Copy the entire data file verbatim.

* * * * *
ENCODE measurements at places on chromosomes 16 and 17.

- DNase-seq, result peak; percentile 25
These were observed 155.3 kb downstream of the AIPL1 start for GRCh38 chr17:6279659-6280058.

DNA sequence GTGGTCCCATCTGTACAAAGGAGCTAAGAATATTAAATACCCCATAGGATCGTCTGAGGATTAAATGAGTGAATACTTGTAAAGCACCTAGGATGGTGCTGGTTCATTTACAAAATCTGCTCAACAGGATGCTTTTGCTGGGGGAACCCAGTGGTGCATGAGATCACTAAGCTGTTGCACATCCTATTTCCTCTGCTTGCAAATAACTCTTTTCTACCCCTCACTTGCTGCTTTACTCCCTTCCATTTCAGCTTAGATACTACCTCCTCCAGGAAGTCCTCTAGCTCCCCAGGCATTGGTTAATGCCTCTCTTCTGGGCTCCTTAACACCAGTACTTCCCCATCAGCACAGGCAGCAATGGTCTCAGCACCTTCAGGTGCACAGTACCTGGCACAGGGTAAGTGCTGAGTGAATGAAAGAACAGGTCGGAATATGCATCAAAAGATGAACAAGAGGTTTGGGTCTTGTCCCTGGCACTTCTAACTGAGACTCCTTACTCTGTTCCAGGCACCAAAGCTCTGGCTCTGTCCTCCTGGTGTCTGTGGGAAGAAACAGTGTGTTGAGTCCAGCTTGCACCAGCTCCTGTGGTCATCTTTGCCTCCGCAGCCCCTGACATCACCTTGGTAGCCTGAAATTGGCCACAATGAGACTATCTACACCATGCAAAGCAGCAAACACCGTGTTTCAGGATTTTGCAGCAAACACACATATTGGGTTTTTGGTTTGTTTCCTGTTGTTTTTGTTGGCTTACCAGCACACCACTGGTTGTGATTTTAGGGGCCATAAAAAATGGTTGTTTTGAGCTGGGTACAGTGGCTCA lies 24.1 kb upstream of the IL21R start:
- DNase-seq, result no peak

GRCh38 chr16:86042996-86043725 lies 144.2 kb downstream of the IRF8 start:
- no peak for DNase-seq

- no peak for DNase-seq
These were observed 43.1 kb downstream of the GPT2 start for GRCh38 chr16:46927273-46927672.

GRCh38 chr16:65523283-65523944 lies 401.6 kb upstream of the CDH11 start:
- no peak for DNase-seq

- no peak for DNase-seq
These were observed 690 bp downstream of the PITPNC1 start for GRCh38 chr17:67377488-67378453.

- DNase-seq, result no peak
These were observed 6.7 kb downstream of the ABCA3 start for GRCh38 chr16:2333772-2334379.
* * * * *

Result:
ENCODE measurements at places on chromosomes 16 and 17.

- DNase-seq, result peak; percentile 25
These were observed 155.3 kb downstream of the AIPL1 start for GRCh38 chr17:6279659-6280058.

DNA sequence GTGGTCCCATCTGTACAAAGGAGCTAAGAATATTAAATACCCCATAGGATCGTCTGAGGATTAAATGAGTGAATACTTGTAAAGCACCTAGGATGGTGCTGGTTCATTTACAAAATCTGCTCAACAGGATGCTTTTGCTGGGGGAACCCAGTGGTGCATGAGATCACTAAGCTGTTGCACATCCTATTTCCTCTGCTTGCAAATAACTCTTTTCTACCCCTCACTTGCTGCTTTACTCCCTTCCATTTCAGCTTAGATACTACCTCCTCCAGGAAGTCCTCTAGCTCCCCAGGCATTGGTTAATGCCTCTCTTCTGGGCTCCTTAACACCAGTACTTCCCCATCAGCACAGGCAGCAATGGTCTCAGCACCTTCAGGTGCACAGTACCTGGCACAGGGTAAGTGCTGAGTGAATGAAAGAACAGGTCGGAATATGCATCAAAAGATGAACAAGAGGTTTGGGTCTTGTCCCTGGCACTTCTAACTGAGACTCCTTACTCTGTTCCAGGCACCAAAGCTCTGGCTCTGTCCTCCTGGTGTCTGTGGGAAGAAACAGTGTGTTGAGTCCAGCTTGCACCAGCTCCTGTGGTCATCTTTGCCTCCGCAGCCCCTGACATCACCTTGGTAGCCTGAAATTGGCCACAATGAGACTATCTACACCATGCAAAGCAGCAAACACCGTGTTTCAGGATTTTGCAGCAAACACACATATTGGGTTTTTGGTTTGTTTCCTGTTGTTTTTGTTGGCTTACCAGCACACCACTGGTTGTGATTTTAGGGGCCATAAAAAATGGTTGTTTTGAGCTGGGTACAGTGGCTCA lies 24.1 kb upstream of the IL21R start:
- DNase-seq, result no peak

GRCh38 chr16:86042996-86043725 lies 144.2 kb downstream of the IRF8 start:
- no peak for DNase-seq

- no peak for DNase-seq
These were observed 43.1 kb downstream of the GPT2 start for GRCh38 chr16:46927273-46927672.

GRCh38 chr16:65523283-65523944 lies 401.6 kb upstream of the CDH11 start:
- no peak for DNase-seq

- no peak for DNase-seq
These were observed 690 bp downstream of the PITPNC1 start for GRCh38 chr17:67377488-67378453.

- DNase-seq, result no peak
These were observed 6.7 kb downstream of the ABCA3 start for GRCh38 chr16:2333772-2334379.